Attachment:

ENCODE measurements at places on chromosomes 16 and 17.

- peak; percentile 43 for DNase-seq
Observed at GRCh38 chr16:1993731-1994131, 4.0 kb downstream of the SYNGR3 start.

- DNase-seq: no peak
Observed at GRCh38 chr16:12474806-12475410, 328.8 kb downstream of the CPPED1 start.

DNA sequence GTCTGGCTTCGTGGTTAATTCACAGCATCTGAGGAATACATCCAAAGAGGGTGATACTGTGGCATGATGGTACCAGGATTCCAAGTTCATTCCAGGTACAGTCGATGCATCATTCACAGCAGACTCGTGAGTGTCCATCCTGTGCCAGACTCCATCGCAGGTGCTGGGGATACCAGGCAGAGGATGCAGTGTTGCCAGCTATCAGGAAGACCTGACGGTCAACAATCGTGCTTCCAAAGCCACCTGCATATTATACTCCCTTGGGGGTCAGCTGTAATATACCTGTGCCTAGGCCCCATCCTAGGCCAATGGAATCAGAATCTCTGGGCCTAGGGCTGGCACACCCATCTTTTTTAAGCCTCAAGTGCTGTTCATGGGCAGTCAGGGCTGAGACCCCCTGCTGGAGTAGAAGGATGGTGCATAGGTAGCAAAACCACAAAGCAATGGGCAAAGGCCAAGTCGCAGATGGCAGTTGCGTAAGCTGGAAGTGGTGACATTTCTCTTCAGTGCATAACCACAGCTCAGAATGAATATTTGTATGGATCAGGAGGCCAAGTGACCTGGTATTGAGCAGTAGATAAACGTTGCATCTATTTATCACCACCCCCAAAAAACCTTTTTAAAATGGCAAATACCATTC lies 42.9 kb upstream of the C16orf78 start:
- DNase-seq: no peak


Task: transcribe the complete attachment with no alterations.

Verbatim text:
ENCODE measurements at places on chromosomes 16 and 17.

- peak; percentile 43 for DNase-seq
Observed at GRCh38 chr16:1993731-1994131, 4.0 kb downstream of the SYNGR3 start.

- DNase-seq: no peak
Observed at GRCh38 chr16:12474806-12475410, 328.8 kb downstream of the CPPED1 start.

DNA sequence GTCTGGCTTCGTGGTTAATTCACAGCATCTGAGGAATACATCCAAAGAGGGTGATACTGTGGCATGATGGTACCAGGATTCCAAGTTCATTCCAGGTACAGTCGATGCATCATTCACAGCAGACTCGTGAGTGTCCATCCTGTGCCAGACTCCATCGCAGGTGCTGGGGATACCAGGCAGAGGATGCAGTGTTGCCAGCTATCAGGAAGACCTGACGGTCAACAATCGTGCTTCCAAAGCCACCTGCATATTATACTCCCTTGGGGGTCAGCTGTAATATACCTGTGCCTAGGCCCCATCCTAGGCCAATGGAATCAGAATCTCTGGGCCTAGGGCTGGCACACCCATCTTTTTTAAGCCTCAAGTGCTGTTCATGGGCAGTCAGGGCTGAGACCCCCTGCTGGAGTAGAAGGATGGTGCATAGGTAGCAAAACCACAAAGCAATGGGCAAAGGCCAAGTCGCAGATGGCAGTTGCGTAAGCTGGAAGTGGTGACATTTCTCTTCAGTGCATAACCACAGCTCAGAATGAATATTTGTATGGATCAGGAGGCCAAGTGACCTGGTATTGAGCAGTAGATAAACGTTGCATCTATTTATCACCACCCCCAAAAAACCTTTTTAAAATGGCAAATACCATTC lies 42.9 kb upstream of the C16orf78 start:
- DNase-seq: no peak